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’I Want To Put An End To This Controversy’

Thursday 3 June 2004

In his first major press-conference covering the foreign policy in general and the round of rhetoric with Pakistan in particular, the new EAM is irritated and once again reiterates and explains his recent articulations on the Simla Agreement and much more. Full text of the press conference transcript.

in Outlook India, Tuesday, June 1, 2004.


Official Spokesman: It is our great pleasure to welcome the Hon’ble External Affairs Minister of India Shri Natwar Singh for his first Press Conference at Shastri Bhawan Media Centre. We will request the Hon’ble Minister to make his opening remarks and then we will go to the questions. I request you to please wait to be invited to ask your questions and introduce yourselves when you ask the questions. Sir...?

Natwar Singh: I am grateful to you all that you have come here this evening for this press conference. Before I say anything, I want to tell you that we have agreed with Pakistan that the officials of the two sides will be meeting in New Delhi on June 19 and 20 for the expert level dialogue on the nuclear Confidence Building Measures and on June 27-28 for the Foreign Secretary level talks (June 19-20 expert level dialogue on nuclear Confidence Building Measures and June 27-28 for the Foreign Secretary level talks). So I am sorry to disappoint those who thought that the dialogue was not going ahead.?

The Policy Planning (group) with China was due to meet on the 16th, but regrettably, the Representative has fallen ill. The Strategic Dialogue at the level of Vice Ministers will also be held shortly and Special Representatives of India and China on the boundary question will have their next meeting in the very near future. And it gives me great pleasure to announce that my friend and colleague J.N. Dixit has been appointed the National Security Advisor and will be replacing Shri Brajesh Mishra as our interlocutor with China on the border question. My first foreign visit will be to Nepal on the 4th and 5th of this month.?

The Prime Minister of Nepal called me the other day; I had the good fortune to know him for a number of years, and asked if I could come to Nepal at my earliest convenience. Bearing in mind the extremely close relations that we have with Nepal, I should be leaving on the 4th.?

Now, I will just spend 5 minutes to tell you a thing or two. I have returned to the Ministry of External Affairs after fourteen-and-a-half years. In these fourteen-and-a-half years the world has changed a great deal. We have all changed. India has changed. I have changed. The international agenda has changed. The Soviet Union does not exist. It is an international fact with which the world has yet to come to terms with. The fallout still continues. It is a new situation. The other very big change is that when I joined the Foreign Service 51 years ago the dictum was that an accomplished diplomat thinks twice before saying nothing. Now the reverse is true. We have bilateral diplomacy, we have multilateral diplomacy and we have media diplomacy. The intrusion of the media, its influence and power is very great. It is irreversible and all diplomats and foreign policy makers have to come to terms with this reality. We will do our best within our limitation to have a transparent, sustained working relationship with you. The impact that you make cannot be minimized.?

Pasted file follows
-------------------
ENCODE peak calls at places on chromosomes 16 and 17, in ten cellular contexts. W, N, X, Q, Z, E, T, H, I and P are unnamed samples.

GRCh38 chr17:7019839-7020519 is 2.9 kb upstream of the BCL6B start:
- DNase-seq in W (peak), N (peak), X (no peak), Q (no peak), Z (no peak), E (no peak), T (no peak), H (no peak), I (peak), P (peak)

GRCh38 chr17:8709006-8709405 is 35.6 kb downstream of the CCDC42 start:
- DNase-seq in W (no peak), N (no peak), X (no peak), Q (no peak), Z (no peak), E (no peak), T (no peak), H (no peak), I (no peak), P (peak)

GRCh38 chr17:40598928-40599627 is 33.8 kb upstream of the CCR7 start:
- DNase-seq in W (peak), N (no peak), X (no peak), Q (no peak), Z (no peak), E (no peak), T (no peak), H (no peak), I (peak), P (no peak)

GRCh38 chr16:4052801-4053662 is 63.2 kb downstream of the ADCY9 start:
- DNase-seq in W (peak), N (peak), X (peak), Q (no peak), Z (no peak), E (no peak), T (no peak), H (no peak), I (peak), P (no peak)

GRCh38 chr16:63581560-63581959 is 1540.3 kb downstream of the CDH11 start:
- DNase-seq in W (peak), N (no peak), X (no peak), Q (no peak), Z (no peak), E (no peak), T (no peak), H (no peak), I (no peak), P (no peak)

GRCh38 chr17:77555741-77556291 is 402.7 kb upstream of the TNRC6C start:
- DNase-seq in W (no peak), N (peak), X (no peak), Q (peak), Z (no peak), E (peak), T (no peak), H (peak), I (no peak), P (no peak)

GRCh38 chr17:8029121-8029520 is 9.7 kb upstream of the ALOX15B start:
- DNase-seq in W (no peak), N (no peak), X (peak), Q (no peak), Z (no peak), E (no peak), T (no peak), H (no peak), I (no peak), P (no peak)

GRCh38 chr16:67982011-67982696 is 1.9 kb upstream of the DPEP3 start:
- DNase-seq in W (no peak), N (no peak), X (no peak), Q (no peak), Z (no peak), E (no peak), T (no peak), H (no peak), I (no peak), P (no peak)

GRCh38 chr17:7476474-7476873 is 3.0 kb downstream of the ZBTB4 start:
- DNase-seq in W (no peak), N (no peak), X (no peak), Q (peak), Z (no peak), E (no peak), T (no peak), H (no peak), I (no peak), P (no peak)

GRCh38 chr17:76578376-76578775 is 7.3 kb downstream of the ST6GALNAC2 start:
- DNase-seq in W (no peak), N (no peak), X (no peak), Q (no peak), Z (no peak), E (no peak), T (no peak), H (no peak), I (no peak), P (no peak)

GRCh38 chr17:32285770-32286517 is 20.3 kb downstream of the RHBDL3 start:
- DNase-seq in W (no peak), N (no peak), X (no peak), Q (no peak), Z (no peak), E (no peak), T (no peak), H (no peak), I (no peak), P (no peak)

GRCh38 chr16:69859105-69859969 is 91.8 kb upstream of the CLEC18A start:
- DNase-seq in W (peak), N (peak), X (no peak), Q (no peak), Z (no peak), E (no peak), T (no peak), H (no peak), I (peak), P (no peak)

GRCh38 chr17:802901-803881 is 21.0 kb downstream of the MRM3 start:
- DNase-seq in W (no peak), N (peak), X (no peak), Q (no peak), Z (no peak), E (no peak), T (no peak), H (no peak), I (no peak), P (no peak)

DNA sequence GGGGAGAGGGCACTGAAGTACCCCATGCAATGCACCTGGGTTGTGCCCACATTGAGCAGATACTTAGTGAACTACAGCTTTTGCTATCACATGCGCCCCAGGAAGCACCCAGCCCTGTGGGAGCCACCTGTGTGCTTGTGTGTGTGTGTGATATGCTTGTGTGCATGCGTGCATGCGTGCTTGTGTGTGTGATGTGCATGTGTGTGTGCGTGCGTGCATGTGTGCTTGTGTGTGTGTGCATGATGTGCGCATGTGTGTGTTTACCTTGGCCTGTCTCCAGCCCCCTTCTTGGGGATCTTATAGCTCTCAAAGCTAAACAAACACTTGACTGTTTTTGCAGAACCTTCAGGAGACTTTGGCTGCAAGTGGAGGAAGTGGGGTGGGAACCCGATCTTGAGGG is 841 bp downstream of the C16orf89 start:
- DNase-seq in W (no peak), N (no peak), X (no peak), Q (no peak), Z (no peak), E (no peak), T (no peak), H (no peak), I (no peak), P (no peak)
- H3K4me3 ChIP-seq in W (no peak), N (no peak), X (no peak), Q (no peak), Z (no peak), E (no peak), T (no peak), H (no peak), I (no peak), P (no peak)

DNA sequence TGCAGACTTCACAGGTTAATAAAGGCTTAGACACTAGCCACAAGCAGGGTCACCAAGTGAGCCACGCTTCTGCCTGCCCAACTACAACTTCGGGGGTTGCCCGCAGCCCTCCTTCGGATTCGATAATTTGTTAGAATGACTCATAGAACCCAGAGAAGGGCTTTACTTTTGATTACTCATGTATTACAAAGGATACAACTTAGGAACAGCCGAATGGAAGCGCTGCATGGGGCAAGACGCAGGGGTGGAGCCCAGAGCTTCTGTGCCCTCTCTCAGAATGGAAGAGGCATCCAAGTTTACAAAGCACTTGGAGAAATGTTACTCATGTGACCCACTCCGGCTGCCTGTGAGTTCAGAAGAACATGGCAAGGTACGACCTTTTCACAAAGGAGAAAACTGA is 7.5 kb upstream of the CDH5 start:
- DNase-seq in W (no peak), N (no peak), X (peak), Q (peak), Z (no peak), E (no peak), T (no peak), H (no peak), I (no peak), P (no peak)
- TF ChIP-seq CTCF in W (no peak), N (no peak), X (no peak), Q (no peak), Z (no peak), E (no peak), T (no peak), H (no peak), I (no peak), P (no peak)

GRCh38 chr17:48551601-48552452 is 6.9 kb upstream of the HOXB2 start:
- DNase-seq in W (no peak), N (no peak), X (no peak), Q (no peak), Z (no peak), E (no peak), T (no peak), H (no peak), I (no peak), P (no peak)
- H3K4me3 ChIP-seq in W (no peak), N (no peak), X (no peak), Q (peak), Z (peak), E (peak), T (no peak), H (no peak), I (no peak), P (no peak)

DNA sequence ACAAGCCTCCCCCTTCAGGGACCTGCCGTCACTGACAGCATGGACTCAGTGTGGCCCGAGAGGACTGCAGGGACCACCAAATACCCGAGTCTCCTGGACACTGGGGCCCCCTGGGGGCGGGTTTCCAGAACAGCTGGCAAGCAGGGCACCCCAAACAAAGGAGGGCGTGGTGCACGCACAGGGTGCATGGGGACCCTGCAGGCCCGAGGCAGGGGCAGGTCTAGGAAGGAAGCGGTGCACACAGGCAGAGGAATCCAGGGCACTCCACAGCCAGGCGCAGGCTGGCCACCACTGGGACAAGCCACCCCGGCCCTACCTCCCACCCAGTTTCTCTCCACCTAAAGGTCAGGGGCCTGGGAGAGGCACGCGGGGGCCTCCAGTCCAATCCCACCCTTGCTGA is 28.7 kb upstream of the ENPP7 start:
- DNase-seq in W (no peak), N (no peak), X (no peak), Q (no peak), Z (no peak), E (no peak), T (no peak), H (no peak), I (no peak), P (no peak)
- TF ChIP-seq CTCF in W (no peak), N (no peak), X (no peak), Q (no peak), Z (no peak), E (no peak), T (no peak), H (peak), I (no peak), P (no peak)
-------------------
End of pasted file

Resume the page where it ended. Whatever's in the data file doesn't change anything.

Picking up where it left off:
It is also a fact that aging people like myself are not media-savvy. I am aware of this and therefore I try and avoid appearing on the media. There are other colleagues of mine who are very media-savvy. They will be at your service. Like most things in the world it is a mixed blessing. You expose the weaknesses of the government, the injustices done to society, the treatment of women, cruelty to children. You also, not intentionally, unintentionally, sometimes, trivialize serious matters. I have two grandchildren who are seven and eight. They see a great deal of television. They are now beginning to think in images and not words. The world has to come to terms with this. I do not want to lecture you.?

Now, since taking over, I invited the representatives of the ASEAN and SAARC countries in Delhi to meet me.

For the last two days, I have been having discussions with our representatives in SAARC and in the ASEAN region. I have also called our Ambassadors from Iran, Afghanistan and Nepal. As you know, I have had a large number of telephone calls. The first one was by the Foreign Minister of Pakistan, which I appreciate very greatly and reciprocate his sentiments. His Majesty the King of Bhutan also was also gracious enough to call me. You know the rest of the Foreign Ministers who called me.?

Now, the foreign policy of the Manmohan Singh Government has been spelt out in our Common Minimum Programme. We attach the highest importance to having the closest, acrimony-free, multifaceted relationship with the United States of America. The US Ambassador was the first Head of Mission in Delhi that I received. We spent an hour and we covered all areas in which India and America are engaged constructively. I also said to the Ambassador that since we are friends, it is our responsibility and duty that we have our meetings in a frank and friendly manner. The Manmohan Singh Government will strengthen, deepen, widen our relationship. There are differences, but these differences will not be aired publicly and will be addressed diplomatically and tactfully.